Rumi Darwaza was built in the time of the first Nawab of Lucknow, Asaf ud Daulah. The monumental structure of lakhauri brick and surkhi mortar was the entrance to the Nawabi capital city, the gate to the fabled hospitality of Awadh. The arch is topped by an octagonal cupola which was originally meant to contain lights. Around the exterior of the arch one can still see the pipes which made up an immense fountain. If this ever worked, then the underlying hydraulics would have been wonderful indeed, so I’m surprised to find no references to it at all. One can see a gallery half way up the interior, and I read that there is a staircase to access it. I did not search for the stairs. I walked through the gate, which now is a conduit for a constant stream of extremely variable traffic.
On the outside of the gate is a busy road, in process of being widened. At the corner of every road which feeds into it is a taxi stand. The variety of taxis and rickshaws was incredibly large. If you ever need to count how many different kinds of vehicles can be made into taxis, just come to one of these cross roads. I’m sure it will be hard to exceed any count made here.
One of the most interesting things about the area is the food. Lucknow is reputed to be a place for refined food: kababs which melt before they pass your lips, slow-cooked biryani, figs and apricots in curries, multiply-layered roti. But around this gate I found carts which were full of simpler puri, kachori, and alu tikki, all doing good business at lunch time. Interspersed with them were the carts where you could get grilled corn: bhutta. In the middle of the day they did not seem to attract customers, but the fact that there were several carts meant that later in the day their popularity would rise.
There are no tourists outside the Rumi Darwaza, they stay on the Lucknow side of the gate, where the Bada Imambara lies. In spite of the fact that there are interesting buildings on the outside, like the Picture Gallery and the Chhota Imambara, this seems to be the domain of the locals.
In the few days that we stayed in Shanghai we grew to love the atmosphere of the city: it seemed like a lively place where people are getting on with their lives and having fun. The bones and arteries of the city, the transport system and the roads, are good, and the people are really friendly. It is the kind of city in which a foreigner can live for a few years and like it.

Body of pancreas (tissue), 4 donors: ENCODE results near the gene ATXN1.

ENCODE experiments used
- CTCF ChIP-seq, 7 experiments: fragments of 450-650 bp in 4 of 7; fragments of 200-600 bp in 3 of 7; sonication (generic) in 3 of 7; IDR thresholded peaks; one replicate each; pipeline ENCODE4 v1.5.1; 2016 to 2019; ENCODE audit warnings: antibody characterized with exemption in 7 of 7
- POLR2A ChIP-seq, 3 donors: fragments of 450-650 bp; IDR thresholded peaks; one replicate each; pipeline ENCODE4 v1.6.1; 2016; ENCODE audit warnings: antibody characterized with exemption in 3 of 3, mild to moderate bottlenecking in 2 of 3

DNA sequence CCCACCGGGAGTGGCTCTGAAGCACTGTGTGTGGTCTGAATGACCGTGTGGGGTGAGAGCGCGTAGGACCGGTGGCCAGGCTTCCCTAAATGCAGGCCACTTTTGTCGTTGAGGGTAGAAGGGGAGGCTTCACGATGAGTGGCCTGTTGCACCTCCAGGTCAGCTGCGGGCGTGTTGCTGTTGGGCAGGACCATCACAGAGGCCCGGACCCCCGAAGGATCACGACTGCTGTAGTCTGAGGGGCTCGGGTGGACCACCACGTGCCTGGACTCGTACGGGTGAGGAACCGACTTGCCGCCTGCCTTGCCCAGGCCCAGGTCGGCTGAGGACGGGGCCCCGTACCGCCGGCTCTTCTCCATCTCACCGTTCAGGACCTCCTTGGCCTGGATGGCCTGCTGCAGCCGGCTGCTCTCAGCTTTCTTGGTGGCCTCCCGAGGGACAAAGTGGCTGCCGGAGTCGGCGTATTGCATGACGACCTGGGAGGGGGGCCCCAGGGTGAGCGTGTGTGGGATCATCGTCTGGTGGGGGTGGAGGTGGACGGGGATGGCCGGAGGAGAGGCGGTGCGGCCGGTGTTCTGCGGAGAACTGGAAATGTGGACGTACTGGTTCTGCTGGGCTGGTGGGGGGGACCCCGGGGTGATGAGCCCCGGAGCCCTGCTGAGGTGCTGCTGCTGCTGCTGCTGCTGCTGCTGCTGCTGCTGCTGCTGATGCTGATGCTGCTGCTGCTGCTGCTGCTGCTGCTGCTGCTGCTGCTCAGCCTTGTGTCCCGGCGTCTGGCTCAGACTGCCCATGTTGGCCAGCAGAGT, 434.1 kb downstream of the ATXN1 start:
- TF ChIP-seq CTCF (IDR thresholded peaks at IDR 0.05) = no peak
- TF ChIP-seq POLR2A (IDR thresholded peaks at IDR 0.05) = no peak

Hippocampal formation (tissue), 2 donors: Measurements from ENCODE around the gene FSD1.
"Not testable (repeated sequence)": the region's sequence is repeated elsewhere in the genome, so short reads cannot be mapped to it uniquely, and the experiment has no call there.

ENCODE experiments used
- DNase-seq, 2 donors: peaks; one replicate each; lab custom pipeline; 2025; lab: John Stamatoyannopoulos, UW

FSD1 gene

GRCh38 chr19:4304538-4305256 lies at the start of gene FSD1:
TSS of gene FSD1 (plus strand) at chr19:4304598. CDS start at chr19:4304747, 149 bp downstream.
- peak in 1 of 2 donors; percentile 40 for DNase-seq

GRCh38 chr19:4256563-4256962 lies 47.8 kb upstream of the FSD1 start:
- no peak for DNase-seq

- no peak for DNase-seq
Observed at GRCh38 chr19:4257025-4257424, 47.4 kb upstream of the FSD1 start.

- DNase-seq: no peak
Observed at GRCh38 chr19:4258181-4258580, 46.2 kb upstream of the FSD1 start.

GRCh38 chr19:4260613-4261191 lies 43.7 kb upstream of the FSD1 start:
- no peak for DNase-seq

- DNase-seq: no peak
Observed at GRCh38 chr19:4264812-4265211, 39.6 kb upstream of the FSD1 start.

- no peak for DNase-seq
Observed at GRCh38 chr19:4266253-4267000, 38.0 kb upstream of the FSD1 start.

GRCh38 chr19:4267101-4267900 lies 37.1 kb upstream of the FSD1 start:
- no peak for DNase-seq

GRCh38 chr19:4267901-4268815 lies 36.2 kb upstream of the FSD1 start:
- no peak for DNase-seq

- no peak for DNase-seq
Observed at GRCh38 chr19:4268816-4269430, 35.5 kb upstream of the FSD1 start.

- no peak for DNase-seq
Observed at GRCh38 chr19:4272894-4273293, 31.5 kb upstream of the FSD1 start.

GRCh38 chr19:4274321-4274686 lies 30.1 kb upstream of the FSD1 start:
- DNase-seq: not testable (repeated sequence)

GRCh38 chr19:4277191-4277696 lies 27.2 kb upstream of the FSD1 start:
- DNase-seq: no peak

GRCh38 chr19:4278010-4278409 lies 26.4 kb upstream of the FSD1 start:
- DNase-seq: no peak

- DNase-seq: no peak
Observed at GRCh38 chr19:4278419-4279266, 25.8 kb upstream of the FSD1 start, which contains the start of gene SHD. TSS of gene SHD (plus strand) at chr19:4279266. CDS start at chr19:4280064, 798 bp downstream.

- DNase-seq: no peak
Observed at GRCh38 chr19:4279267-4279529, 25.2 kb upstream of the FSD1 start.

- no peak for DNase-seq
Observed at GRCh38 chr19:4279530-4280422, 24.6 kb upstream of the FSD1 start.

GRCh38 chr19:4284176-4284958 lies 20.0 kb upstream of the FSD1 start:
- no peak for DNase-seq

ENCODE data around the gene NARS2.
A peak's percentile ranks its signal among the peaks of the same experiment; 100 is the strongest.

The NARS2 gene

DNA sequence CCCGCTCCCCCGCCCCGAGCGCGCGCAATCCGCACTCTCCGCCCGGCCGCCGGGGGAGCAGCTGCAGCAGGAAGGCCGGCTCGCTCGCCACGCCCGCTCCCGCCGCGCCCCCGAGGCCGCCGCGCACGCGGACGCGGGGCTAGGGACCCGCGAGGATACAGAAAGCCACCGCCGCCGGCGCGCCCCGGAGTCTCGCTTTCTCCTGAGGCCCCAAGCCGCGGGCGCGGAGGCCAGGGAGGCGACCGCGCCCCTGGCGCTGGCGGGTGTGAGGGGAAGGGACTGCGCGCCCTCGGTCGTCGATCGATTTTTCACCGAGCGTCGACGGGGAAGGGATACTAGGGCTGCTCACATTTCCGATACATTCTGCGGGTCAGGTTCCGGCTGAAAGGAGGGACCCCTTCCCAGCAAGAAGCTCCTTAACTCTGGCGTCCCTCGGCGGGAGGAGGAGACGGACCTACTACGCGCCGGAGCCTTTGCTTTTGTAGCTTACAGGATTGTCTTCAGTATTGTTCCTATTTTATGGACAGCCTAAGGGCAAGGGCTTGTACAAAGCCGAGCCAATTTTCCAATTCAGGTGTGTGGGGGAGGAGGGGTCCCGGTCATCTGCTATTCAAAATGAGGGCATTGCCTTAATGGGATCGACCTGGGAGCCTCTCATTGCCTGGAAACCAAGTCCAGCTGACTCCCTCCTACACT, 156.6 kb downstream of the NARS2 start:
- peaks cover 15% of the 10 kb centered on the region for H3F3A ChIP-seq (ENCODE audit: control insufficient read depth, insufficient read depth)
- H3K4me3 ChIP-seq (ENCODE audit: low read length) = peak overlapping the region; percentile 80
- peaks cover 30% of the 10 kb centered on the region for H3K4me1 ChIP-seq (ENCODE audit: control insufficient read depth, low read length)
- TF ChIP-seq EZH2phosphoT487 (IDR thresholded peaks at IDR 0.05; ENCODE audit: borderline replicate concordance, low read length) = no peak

The next part of our trip is Beijing. We took a late evening flight. It was delayed by almost an hour. In India such a delay would have set people talking, many passengers would have gone to the gate and asked for the reason for the delay, and there would be several announcements giving more and more detailed reasons. In Shanghai people did not seem to bother. The quiet was nice. We took out our Kindles and read quietly.
We’d had a long day, so I fell asleep almost as soon as we took off. I woke up some time later to find the crew serving drinks. I had a tea and read about Beijing. The Family did not bother to wake up until we were about to land. The landing was beautiful: a feather-light landing which is so uncommon now. The night was a little chill, but we had our sweaters. There was another major delay at the baggage reclaim. It was past midnight, and we had to wait for nearly an hour for the baggage to arrive. Again I was surprised by the patience of my Chinese co-passengers. India is different.
It hadn’t been easy to flag taxis in either Shanghai or Hangzhou. Beijing airport turned out to be more organized. We were in a queue, and as taxis arrived, they would take the passengers at the head of the queue. We were in a taxi soon, luggage stowed away, and showed the driver the address of the hotel in Chinese. He spoke a few words of English. I remember reading in the newspapers that before the Beijing olympics taxi drivers had been given lessons in English. Were we reaping the benefits of that?
We are going to spend the next month in the Haidian district where there is a cluster of universities and high-tech companies. Late at night the taxi took about thirty minutes to get to our hotel from the airport. We found how impressive this was the very next morning, when I met a friend who took the shuttle bus at five in the morning and was stuck in traffic for two hours.
As we tried to check in late at night, the lady at the reception told us that we did not have reservations. I was nonplussed: I’d called up the hotel at four in the afternoon and told them we would arrive after midnight, and they had assured us that they would hold our reservation. It was sorted out minutes later, when the lady discovered that she had mistyped my name. It was three at night when we finally looked out at Beijing from our room 50 meters above ground.